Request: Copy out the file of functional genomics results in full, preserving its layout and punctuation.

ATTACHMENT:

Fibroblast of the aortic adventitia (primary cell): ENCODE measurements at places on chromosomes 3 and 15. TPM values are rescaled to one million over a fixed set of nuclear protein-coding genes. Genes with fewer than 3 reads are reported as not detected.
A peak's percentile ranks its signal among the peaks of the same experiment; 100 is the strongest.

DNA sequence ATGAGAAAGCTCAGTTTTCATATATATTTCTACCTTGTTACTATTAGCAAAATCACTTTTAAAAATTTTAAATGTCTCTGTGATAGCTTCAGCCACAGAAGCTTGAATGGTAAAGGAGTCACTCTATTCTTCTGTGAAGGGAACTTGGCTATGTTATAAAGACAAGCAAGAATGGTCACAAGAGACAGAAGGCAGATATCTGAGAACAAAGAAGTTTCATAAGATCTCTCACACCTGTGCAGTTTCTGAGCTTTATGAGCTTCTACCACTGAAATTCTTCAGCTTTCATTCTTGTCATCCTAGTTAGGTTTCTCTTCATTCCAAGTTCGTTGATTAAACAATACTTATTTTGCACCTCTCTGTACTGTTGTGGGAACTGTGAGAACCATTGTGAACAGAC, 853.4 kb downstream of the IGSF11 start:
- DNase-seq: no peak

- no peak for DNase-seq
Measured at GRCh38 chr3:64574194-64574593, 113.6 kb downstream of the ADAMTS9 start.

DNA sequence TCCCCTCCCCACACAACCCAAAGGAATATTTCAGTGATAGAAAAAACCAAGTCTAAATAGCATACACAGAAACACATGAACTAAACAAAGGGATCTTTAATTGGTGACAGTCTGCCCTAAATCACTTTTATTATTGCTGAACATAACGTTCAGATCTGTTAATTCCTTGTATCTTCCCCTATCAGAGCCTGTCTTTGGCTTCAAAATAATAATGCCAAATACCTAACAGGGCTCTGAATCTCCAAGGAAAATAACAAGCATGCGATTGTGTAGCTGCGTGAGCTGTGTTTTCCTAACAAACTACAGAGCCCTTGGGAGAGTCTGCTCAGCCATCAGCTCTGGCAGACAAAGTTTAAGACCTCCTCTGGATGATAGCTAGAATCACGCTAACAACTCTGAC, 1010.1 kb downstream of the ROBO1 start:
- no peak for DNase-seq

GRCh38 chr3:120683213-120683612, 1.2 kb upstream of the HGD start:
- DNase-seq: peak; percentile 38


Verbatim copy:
Fibroblast of the aortic adventitia (primary cell): ENCODE measurements at places on chromosomes 3 and 15. TPM values are rescaled to one million over a fixed set of nuclear protein-coding genes. Genes with fewer than 3 reads are reported as not detected.
A peak's percentile ranks its signal among the peaks of the same experiment; 100 is the strongest.

DNA sequence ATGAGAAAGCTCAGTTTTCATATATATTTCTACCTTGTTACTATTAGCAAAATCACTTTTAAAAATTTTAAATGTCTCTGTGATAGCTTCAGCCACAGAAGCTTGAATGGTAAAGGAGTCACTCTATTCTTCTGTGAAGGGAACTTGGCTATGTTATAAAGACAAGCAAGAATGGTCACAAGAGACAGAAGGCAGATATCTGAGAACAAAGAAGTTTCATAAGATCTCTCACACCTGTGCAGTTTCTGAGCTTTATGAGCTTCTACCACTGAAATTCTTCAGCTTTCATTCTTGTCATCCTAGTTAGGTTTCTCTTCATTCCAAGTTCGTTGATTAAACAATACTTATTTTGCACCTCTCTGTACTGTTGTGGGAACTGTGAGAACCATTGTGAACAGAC, 853.4 kb downstream of the IGSF11 start:
- DNase-seq: no peak

- no peak for DNase-seq
Measured at GRCh38 chr3:64574194-64574593, 113.6 kb downstream of the ADAMTS9 start.

DNA sequence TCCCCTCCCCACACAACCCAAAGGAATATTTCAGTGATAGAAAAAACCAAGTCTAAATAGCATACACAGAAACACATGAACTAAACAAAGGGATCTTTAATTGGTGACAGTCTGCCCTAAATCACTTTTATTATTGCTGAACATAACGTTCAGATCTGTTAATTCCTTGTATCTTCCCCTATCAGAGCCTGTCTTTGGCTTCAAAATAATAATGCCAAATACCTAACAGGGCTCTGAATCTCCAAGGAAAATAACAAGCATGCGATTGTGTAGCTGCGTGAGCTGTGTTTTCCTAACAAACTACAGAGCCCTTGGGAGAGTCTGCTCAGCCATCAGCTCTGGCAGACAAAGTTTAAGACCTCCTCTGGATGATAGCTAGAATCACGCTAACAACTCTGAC, 1010.1 kb downstream of the ROBO1 start:
- no peak for DNase-seq

GRCh38 chr3:120683213-120683612, 1.2 kb upstream of the HGD start:
- DNase-seq: peak; percentile 38